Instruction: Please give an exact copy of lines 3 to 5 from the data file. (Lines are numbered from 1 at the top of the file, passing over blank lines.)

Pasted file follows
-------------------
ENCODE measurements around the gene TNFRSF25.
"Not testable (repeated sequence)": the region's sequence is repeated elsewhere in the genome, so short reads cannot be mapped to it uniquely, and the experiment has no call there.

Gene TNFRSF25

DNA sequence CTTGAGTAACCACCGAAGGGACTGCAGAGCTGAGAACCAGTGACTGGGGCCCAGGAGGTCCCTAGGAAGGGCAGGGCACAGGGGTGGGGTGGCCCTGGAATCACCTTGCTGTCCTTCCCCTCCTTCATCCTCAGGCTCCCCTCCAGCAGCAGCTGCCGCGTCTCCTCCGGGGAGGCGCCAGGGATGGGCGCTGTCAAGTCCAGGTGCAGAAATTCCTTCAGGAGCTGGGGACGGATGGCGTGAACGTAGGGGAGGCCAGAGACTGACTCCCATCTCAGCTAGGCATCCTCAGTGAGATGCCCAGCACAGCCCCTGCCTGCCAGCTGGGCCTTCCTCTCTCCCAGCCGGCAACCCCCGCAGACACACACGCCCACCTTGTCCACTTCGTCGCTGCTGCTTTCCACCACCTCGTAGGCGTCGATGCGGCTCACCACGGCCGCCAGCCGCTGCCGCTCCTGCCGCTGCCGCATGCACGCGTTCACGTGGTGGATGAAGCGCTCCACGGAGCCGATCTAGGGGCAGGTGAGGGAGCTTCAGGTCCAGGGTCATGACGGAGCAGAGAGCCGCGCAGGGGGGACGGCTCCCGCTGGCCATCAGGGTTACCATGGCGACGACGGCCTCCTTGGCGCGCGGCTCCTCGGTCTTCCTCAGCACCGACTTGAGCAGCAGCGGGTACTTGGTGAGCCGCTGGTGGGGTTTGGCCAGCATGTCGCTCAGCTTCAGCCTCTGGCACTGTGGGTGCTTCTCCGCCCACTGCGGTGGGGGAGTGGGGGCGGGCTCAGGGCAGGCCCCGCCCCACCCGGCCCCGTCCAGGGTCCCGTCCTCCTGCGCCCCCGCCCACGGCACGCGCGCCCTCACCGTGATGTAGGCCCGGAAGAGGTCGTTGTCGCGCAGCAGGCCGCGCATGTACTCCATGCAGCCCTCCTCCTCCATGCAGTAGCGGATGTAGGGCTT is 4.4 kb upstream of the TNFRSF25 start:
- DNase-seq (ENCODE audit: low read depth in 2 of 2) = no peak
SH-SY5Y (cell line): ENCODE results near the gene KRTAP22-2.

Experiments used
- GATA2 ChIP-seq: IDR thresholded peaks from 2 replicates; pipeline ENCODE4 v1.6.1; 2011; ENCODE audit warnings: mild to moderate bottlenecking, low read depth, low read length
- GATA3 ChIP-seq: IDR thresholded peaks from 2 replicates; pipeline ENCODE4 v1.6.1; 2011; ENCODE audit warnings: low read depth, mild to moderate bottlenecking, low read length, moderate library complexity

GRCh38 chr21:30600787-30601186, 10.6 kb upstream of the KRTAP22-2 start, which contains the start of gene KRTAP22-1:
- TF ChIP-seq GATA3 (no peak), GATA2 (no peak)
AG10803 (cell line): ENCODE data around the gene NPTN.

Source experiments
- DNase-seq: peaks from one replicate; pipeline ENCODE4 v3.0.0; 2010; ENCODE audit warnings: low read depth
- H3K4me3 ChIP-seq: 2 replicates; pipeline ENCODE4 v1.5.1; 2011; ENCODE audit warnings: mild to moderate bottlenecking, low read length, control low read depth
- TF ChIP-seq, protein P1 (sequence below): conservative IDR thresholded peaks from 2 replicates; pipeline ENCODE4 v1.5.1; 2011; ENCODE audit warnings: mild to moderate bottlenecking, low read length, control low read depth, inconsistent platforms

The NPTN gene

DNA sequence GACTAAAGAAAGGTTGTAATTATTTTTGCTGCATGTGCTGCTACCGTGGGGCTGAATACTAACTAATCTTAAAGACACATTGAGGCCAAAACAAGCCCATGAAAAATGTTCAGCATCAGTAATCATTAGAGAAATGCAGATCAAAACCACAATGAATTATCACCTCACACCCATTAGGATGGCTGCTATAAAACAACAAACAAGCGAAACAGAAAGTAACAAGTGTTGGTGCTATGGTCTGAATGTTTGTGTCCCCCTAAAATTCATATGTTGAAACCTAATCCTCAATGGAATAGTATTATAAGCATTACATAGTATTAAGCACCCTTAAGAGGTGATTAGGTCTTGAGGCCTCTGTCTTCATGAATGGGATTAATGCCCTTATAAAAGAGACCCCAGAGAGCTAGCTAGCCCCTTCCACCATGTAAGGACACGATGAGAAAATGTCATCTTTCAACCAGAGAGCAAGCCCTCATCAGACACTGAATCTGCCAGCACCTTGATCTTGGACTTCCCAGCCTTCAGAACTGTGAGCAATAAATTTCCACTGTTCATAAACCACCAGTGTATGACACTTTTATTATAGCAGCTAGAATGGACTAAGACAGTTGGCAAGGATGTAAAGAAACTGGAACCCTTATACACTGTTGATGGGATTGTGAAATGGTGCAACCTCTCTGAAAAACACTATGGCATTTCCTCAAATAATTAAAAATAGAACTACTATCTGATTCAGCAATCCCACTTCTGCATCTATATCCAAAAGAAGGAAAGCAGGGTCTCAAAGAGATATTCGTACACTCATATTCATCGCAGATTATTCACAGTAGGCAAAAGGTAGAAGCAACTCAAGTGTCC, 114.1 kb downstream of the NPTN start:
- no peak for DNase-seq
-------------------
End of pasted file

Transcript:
Gene TNFRSF25

DNA sequence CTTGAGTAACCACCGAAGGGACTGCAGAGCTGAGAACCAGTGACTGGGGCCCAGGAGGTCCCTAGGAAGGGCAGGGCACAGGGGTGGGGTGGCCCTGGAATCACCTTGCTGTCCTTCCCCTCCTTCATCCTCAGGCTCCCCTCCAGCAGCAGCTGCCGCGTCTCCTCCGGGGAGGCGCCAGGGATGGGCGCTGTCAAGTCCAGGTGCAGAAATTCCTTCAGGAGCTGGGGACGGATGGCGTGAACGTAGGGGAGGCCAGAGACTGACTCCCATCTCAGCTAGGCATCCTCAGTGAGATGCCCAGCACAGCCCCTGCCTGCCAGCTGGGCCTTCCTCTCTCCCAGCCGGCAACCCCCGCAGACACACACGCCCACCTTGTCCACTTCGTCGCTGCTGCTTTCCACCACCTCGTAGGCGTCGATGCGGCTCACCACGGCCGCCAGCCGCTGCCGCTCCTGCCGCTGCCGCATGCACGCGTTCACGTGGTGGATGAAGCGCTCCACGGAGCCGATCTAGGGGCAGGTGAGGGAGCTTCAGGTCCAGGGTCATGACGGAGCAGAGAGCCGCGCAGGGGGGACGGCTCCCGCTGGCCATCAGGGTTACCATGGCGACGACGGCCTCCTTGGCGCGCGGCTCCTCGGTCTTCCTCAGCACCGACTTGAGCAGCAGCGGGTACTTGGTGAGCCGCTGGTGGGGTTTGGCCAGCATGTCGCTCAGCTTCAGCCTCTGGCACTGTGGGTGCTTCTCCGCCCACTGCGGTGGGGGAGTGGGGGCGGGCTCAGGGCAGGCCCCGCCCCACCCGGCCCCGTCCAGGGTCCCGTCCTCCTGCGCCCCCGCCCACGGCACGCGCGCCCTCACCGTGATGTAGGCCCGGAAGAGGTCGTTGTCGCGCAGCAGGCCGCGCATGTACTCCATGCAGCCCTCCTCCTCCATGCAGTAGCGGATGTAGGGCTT is 4.4 kb upstream of the TNFRSF25 start:
- DNase-seq (ENCODE audit: low read depth in 2 of 2) = no peak